How to Install a Flexplate


How to Install a Flexplate


The task of bolting an automatic transmission to an engine seems simple enough. But unless you’re paying attention, it can be fraught with problems for both the transmission and the engine. Let’s start with attaching the flexplate to the engine. Always make sure the raised portions of the converter mounting flanges are positioned toward the converter. It’s very easy to install the flexplate backwards, and you may not notice this until the trans is already in place.

Many enthusiasts still cling to the idea of using cheap star lock washers underneath the flexplate or flywheel bolts. The issue with these washers is that they often crack, especially when used more than once. If this occurs, the washer can slip out from under the bolt, which reduces the torque load on the fastener and then all kinds of ugly things happen. A far better idea is to use a set of high quality flexplate bolts along with a light application of thread-locking compound and the proper torque spec.

Before bolting the trans to the engine, take a moment to measure the distance from the engine bellhousing flange to the raised converter mounting pad. For a small-block Chevy, this distance will be roughly 0.900 to 1.00-inch. Next, make sure the torque converter is fully engaged in the transmission. This step is critical. Once you’ve done that, measure the distance from the converter mounting pad to the transmission bellhousing flange. For many GM transmissions like the TH350 and 700-R4, this distance is 1.125-inch. Here are the specs for the most popular domestic V8 engine transmissions:

Powerglide - 1.125”

GM TH350 - 1.125”

GM TH400 - 1.185”

GM 700-R4 - 1.125”

GM 4L60E - 1.125”

GM 4L80E - 1.030”

Ford C6 - 1.125”

Ford AODE - 1.030”

Chrysler 727 - 1.250”

Just a half-dozen bolts typically hold your automatic transmission's flexplate to the crankshaft. That's plenty even for high-horsepower engines, if you do it right. Make this connection count by using the correct fasteners and precise torque specs.

What we’re looking for here is a clearance between the converter mounting pads and the flexplate mounting pads of roughly around 0.125-inch. With the converter fully seated in the transmission, this 0.125-inch clearance allows the converter hub to pull slightly out of the transmission pump for proper operating clearance since at high-torque stall speed, for example, heat will cause the converter to expand. However, excessive clearance of more than 0.250-inch doesn’t offer sufficient engagement of the converter into the front pump, which can cause serious damage. As you can see, this is a relatively small window for proper operating clearance.

In the photos below, the distance from the converter mounting pad to the bellhousing is 1.150-inch, while the engine to flexplate distance is 0.817-inch. Subtracting the flexplate distance from the converter pad depth leaves 0.333-inch. (1.150 – 0.817 = 0.333-inch). This is 0.083-inch greater than the 0.250-inch max spec. So, for this particular combination, we would need a 0.080 to 0.100-inch washer between each of the converter lugs and the flexplate in order to position the converter properly.

The opposite situation can also occur where there is either too little or no clearance between the fully seated converter and the flexplate pads. This situation is a problem because when the converter is bolted to the flexplate, insufficient clearance here will force the converter into the front pump, which will cause massive damage especially to the transmission pump. Worse yet, this preloaded situation will also force the crankshaft forward causing severe damage to the crankshaft main thrust bearing.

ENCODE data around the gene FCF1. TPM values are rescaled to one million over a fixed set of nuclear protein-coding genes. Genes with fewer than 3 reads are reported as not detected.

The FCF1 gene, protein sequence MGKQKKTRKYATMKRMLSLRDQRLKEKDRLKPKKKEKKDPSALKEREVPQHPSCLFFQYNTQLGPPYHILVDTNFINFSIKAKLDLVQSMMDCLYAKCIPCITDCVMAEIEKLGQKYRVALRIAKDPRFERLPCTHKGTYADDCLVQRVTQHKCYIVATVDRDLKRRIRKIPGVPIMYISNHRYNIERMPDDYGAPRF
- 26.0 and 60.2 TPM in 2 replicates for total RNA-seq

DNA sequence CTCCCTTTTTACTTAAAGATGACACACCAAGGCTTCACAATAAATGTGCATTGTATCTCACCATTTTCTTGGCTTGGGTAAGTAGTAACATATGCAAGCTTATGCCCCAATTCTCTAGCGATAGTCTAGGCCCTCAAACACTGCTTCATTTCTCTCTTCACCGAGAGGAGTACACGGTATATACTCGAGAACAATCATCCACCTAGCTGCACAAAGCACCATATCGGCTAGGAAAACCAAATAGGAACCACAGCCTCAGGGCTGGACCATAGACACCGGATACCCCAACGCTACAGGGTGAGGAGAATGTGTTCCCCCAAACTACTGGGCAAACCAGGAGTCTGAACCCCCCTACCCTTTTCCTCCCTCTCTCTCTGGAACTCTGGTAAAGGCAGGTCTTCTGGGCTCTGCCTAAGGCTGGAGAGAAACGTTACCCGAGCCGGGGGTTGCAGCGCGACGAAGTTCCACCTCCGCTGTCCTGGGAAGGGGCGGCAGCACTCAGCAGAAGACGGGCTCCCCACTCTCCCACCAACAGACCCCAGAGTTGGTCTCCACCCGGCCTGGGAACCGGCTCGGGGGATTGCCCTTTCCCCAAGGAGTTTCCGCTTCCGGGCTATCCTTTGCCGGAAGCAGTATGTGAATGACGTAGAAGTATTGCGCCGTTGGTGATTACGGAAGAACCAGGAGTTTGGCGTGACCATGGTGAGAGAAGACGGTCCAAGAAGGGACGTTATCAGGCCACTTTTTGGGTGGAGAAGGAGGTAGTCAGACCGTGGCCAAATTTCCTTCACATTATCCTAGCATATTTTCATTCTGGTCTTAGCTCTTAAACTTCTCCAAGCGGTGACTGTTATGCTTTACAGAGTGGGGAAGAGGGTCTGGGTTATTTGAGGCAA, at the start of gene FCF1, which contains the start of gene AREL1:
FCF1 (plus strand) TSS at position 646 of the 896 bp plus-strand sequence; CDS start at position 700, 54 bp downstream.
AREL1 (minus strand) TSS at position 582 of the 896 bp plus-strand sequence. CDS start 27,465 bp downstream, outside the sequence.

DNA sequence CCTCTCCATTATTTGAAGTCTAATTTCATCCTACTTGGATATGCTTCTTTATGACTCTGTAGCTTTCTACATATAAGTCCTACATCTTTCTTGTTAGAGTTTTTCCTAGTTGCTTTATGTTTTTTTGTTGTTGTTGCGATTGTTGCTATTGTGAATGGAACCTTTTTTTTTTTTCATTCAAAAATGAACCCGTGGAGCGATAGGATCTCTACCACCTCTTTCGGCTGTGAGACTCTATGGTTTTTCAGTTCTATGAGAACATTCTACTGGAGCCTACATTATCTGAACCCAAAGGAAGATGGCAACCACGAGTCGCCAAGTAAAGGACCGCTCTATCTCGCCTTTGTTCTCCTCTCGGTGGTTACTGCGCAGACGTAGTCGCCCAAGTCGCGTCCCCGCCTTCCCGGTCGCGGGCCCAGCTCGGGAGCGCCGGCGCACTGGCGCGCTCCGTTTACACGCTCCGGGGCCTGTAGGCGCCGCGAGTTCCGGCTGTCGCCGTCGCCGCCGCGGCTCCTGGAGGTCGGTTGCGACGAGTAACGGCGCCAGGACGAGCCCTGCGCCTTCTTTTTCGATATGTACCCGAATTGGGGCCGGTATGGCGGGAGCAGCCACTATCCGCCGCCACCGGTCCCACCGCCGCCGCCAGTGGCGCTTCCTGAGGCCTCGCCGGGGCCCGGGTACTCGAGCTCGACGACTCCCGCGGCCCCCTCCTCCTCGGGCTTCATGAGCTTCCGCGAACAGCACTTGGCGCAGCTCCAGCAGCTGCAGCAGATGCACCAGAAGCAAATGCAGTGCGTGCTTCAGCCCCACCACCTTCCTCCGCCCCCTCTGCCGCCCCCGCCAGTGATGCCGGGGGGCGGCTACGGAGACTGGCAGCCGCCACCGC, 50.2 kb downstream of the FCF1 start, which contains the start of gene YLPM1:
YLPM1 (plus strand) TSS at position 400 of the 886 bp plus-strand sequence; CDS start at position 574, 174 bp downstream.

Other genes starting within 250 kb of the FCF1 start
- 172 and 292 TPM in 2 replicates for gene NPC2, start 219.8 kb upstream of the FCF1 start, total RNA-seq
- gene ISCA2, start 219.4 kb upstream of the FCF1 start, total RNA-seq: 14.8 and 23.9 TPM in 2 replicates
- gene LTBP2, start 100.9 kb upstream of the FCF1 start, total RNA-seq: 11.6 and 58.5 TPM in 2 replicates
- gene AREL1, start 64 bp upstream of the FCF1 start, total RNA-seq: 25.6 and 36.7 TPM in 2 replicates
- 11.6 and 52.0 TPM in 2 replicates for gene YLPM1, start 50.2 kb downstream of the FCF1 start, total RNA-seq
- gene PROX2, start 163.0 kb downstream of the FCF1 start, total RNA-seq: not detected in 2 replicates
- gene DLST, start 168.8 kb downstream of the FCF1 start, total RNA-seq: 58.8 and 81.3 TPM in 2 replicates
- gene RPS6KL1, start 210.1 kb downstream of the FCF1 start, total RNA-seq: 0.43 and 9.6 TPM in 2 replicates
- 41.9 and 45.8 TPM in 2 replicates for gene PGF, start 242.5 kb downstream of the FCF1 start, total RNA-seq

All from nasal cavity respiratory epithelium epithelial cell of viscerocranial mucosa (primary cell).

The resulting tight combination will be catastrophic to both engine and transmission. Generally, this is most often caused by either the converter being not fully engaged in the front pump or a poorly built flexplate with improperly positioned converter mounting pads – or a combination of problems.

It should also be noted that spending a little more money for a high quality flexplate offers multiple benefits. Many cheap replacement flexplates suffer from poor quality control and can exhibit horrible out-of-roundness and run-out. Not all street engines need an SFI-spec flexplate, but a high quality flexplate like a B&M unit for example, will deliver the kind of accuracy that makes a transmission installation far less stressful.

The world is full of cheap automotive replacement parts that look attractive but can cause damage if builders aren’t on top of their game. Don’t let this happen to you.

See the full line of B&M transmission components now

We used a length of angle iron as a straight edge to measure the distance from the transmission bellhousing flange to the converter mounting pads with the converter fully seated in the transmission. The distance on this TH400 was 1.150-inches.

Measuring the distance from the engine bellhousing flange to the converter pad height on this engine was 0.817-inch. The difference between these two measurements exceeds the 0.250-inch recommendation so we’ll add a 0.100-inch thick AN washer in between each pad to move the converter into the proper position.

See the full line of B&M transmission components now

Not all street cars need an SFI-spec flexplate but they can still benefit from a high quality flexplate like this B&M unit to help ensure proper clearances are met and maintained. These flexplates offer much higher quality standards than cheap, offshore replacement parts.


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